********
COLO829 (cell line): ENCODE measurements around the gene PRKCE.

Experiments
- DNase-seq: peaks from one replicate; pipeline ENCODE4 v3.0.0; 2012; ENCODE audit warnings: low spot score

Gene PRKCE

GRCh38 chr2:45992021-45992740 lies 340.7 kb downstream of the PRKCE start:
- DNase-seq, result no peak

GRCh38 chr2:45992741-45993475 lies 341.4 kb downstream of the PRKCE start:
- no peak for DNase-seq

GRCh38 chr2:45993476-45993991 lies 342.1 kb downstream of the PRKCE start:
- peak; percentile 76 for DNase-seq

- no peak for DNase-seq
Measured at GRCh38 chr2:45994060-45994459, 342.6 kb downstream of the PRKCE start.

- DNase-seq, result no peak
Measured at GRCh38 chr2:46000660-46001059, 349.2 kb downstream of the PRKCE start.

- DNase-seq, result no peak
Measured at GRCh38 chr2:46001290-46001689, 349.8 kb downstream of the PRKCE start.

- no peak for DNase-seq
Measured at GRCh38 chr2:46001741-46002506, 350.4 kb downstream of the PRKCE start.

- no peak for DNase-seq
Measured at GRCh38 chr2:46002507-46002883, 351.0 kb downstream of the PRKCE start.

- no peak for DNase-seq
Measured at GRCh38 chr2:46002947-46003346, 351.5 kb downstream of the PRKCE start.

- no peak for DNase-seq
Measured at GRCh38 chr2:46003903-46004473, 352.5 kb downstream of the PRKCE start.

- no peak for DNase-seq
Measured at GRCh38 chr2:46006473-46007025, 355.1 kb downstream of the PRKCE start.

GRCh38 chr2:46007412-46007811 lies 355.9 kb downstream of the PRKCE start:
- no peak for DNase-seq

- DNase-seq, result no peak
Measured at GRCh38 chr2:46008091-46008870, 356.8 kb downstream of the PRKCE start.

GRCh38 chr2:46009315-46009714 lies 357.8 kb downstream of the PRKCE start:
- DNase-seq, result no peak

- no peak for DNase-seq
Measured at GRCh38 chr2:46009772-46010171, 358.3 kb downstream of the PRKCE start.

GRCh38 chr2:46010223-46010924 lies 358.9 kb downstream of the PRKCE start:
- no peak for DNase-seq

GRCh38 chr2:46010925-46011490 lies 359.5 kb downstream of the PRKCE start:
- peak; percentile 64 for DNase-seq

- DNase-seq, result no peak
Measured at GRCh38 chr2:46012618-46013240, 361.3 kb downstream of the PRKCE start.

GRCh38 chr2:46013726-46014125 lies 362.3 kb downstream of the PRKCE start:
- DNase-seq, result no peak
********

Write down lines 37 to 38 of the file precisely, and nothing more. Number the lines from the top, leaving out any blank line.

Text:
GRCh38 chr2:46010925-46011490 lies 359.5 kb downstream of the PRKCE start:
- peak; percentile 64 for DNase-seq